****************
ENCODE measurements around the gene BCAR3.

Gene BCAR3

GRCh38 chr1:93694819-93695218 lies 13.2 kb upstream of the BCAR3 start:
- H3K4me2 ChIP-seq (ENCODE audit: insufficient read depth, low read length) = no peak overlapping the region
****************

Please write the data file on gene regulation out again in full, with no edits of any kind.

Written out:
ENCODE measurements around the gene BCAR3.

Gene BCAR3

GRCh38 chr1:93694819-93695218 lies 13.2 kb upstream of the BCAR3 start:
- H3K4me2 ChIP-seq (ENCODE audit: insufficient read depth, low read length) = no peak overlapping the region